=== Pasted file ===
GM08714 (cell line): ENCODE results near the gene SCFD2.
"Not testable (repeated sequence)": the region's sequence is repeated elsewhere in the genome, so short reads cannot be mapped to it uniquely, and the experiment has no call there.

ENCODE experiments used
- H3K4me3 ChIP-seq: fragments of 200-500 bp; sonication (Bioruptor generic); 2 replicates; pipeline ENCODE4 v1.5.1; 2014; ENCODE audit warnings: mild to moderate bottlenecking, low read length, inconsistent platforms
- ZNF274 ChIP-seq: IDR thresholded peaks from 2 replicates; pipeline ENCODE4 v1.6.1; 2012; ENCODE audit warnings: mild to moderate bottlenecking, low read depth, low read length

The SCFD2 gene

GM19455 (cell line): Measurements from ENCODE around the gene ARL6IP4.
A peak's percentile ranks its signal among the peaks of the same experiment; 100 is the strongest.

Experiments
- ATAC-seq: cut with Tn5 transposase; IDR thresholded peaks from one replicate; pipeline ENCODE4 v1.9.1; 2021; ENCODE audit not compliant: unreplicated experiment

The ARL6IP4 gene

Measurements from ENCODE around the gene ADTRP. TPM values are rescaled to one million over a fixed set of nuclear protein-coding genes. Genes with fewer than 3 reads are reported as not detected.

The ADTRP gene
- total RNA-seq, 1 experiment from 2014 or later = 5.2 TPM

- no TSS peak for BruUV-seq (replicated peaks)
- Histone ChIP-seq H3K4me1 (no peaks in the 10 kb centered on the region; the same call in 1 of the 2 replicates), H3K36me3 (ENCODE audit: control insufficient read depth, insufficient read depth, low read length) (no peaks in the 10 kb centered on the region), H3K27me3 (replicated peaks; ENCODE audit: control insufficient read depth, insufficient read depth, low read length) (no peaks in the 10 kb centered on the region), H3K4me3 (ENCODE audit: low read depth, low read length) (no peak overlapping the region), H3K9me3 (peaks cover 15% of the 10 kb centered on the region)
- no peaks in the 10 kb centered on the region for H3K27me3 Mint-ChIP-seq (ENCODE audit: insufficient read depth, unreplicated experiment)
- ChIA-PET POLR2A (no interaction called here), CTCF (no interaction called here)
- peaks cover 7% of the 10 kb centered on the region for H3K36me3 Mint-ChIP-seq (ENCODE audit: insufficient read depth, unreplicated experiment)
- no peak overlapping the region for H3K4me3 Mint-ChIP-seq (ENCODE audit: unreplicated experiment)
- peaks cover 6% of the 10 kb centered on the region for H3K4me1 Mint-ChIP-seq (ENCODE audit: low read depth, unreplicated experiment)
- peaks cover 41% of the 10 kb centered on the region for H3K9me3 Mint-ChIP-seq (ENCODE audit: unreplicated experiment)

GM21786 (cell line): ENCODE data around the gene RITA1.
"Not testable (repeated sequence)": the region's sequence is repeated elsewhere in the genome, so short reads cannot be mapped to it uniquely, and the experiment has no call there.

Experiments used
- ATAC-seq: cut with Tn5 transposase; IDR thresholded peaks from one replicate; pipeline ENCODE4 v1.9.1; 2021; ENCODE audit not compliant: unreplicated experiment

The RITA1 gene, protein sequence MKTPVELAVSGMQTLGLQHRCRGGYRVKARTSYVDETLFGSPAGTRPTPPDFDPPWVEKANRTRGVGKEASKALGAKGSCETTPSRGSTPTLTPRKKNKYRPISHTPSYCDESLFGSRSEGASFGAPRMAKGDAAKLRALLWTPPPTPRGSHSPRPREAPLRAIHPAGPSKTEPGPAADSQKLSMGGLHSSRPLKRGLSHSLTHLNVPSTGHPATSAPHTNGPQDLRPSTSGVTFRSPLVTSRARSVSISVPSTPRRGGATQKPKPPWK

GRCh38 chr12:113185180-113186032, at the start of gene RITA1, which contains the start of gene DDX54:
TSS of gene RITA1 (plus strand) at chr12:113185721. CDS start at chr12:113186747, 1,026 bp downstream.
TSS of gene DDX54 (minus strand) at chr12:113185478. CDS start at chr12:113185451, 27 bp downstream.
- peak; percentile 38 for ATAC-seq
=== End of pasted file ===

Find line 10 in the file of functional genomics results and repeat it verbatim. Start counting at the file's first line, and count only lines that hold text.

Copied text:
- ATAC-seq: cut with Tn5 transposase; IDR thresholded peaks from one replicate; pipeline ENCODE4 v1.9.1; 2021; ENCODE audit not compliant: unreplicated experiment